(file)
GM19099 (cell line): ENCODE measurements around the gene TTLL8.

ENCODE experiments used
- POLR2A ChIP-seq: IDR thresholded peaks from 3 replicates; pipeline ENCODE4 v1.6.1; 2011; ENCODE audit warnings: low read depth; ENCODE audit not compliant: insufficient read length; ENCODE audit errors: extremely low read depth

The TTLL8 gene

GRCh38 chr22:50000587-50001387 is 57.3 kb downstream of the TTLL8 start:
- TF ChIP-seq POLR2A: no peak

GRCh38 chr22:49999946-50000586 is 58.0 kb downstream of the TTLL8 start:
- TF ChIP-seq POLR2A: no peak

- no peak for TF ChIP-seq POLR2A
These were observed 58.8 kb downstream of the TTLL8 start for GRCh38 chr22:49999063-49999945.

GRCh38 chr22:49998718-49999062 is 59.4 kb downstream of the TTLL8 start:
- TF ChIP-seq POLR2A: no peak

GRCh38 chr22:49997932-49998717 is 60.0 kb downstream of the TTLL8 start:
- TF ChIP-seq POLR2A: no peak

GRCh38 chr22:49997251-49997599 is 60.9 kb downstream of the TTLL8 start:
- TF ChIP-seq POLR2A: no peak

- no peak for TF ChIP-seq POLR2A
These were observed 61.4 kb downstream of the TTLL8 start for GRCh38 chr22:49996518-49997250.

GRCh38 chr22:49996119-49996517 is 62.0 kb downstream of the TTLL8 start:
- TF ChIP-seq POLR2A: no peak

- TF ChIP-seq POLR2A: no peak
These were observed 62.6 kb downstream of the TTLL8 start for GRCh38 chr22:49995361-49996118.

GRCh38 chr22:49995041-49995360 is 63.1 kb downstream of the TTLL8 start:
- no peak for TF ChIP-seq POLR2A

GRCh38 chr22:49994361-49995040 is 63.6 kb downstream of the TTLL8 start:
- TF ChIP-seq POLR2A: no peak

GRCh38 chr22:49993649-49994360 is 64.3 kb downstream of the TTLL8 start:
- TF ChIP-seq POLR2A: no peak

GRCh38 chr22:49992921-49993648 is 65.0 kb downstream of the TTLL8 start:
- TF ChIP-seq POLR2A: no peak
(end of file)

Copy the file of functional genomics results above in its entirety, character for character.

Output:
GM19099 (cell line): ENCODE measurements around the gene TTLL8.

ENCODE experiments used
- POLR2A ChIP-seq: IDR thresholded peaks from 3 replicates; pipeline ENCODE4 v1.6.1; 2011; ENCODE audit warnings: low read depth; ENCODE audit not compliant: insufficient read length; ENCODE audit errors: extremely low read depth

The TTLL8 gene

GRCh38 chr22:50000587-50001387 is 57.3 kb downstream of the TTLL8 start:
- TF ChIP-seq POLR2A: no peak

GRCh38 chr22:49999946-50000586 is 58.0 kb downstream of the TTLL8 start:
- TF ChIP-seq POLR2A: no peak

- no peak for TF ChIP-seq POLR2A
These were observed 58.8 kb downstream of the TTLL8 start for GRCh38 chr22:49999063-49999945.

GRCh38 chr22:49998718-49999062 is 59.4 kb downstream of the TTLL8 start:
- TF ChIP-seq POLR2A: no peak

GRCh38 chr22:49997932-49998717 is 60.0 kb downstream of the TTLL8 start:
- TF ChIP-seq POLR2A: no peak

GRCh38 chr22:49997251-49997599 is 60.9 kb downstream of the TTLL8 start:
- TF ChIP-seq POLR2A: no peak

- no peak for TF ChIP-seq POLR2A
These were observed 61.4 kb downstream of the TTLL8 start for GRCh38 chr22:49996518-49997250.

GRCh38 chr22:49996119-49996517 is 62.0 kb downstream of the TTLL8 start:
- TF ChIP-seq POLR2A: no peak

- TF ChIP-seq POLR2A: no peak
These were observed 62.6 kb downstream of the TTLL8 start for GRCh38 chr22:49995361-49996118.

GRCh38 chr22:49995041-49995360 is 63.1 kb downstream of the TTLL8 start:
- no peak for TF ChIP-seq POLR2A

GRCh38 chr22:49994361-49995040 is 63.6 kb downstream of the TTLL8 start:
- TF ChIP-seq POLR2A: no peak

GRCh38 chr22:49993649-49994360 is 64.3 kb downstream of the TTLL8 start:
- TF ChIP-seq POLR2A: no peak

GRCh38 chr22:49992921-49993648 is 65.0 kb downstream of the TTLL8 start:
- TF ChIP-seq POLR2A: no peak